My first business memories involve going into Dwyer & Co. in Washington Street, a business premises still standing opposite the Court House in Cork. It was a wonderful, old fashioned building that housed the many different businesses which my family’s company was involved in. My father, grandfather and brother George all worked there when I was a young fellow. My godfather, John Harding, also worked there and he used to give me one of the bars of Fry’s dark chocolate, that he kept in his desk, whenever I called to see him. Happy days!
Many of the people who worked in that business became friends over the years and when the business ultimately closed in the 1980s, after trading for 160 years through five generations, it was really like a death in the family as so many wonderful loyal people lost their jobs.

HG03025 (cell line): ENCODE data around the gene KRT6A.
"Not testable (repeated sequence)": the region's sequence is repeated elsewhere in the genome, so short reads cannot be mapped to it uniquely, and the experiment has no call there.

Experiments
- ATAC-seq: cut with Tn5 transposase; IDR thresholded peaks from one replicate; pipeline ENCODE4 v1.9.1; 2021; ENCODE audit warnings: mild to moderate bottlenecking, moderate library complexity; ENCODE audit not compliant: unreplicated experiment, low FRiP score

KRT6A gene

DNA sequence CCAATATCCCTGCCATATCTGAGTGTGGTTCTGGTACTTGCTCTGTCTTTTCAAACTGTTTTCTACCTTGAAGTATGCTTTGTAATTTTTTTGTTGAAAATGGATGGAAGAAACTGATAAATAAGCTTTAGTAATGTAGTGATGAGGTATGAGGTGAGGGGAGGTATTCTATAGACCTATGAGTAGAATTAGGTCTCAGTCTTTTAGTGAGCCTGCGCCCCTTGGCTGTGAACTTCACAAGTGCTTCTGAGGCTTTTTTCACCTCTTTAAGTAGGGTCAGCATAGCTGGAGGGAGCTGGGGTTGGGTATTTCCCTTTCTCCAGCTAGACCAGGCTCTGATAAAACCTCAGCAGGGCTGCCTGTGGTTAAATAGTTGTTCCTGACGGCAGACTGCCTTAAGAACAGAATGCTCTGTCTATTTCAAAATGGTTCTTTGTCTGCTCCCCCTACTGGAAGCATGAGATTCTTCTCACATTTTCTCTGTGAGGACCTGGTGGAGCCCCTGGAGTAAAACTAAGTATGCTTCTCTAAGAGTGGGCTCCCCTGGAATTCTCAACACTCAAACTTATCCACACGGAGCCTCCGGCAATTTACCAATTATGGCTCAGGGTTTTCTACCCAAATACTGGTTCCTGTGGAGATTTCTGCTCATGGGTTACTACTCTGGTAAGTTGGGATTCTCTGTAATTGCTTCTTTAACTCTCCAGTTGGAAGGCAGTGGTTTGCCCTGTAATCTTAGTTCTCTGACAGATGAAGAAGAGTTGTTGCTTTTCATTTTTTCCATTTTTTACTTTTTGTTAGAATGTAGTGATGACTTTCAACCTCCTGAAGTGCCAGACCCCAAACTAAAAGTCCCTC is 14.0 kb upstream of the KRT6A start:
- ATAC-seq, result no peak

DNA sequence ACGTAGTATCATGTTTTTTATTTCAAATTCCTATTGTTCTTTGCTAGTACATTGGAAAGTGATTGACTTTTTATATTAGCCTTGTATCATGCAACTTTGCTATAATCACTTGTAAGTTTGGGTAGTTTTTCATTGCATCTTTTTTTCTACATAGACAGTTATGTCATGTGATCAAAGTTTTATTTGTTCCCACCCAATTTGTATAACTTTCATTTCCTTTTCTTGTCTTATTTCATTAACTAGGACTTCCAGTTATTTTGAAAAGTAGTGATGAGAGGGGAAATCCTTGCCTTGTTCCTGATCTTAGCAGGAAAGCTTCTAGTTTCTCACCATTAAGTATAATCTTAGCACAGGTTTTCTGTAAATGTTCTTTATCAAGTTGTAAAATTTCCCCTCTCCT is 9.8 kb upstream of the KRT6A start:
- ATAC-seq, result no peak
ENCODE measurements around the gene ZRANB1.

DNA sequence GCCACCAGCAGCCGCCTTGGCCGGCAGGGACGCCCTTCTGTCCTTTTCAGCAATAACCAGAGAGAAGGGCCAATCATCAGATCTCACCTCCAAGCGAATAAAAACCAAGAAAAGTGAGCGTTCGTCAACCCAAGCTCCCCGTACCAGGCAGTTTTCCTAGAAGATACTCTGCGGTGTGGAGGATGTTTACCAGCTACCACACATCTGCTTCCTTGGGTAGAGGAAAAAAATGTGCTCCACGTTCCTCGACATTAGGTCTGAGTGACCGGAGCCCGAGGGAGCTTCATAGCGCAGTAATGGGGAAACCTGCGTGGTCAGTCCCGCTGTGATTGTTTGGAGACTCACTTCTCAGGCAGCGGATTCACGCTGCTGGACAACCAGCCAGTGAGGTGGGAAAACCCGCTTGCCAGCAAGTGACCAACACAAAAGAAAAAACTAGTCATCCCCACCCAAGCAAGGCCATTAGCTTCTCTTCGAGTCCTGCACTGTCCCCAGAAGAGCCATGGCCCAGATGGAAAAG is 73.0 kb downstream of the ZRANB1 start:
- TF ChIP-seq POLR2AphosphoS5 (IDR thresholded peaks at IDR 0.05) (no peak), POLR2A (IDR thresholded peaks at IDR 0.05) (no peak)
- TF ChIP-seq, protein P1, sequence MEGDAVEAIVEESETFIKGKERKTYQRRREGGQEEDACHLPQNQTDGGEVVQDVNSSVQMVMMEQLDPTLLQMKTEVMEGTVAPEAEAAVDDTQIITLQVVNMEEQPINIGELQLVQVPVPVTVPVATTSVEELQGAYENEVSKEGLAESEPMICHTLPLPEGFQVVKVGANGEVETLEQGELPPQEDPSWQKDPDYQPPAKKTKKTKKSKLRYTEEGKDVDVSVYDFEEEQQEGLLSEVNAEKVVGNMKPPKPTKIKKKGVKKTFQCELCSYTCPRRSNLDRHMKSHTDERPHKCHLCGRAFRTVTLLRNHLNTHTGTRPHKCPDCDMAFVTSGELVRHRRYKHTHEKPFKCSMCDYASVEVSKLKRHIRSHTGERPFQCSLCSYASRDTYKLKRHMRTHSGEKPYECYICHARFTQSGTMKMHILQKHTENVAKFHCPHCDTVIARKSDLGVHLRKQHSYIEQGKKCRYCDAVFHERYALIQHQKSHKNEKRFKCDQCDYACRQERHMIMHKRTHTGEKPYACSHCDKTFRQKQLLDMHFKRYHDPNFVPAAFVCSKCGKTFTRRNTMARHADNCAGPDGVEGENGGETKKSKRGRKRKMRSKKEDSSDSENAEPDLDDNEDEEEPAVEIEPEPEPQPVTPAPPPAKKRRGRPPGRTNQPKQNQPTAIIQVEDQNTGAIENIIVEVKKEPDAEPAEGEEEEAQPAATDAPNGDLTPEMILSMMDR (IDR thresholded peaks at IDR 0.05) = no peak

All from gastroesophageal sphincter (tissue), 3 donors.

I often asked myself why it happened. A lack of succession planning at Dwyer & Co was, I think, a big issue. Too many family members, including my Dad, who subsequently lost his job, vying for ownership and control.
I’m a realist. I have made it my life’s work to try and help family businesses survive, but I know they sometimes don’t, for many reasons. Even if one door closes, another can open and I have seen that happen too.
My brother George left the family business in 1972, having run the shirt factory for a number of years. He could see that the future was uncertain and that the company had no focus or long term plan. He then set up his own family business, Eurostyle. Initially making shirts, they then moved into the manufacturing of ladies golf wear and then the distribution of all kinds of golf wear. That business still goes strong under the direction of George’s two sons, Alan and Peter.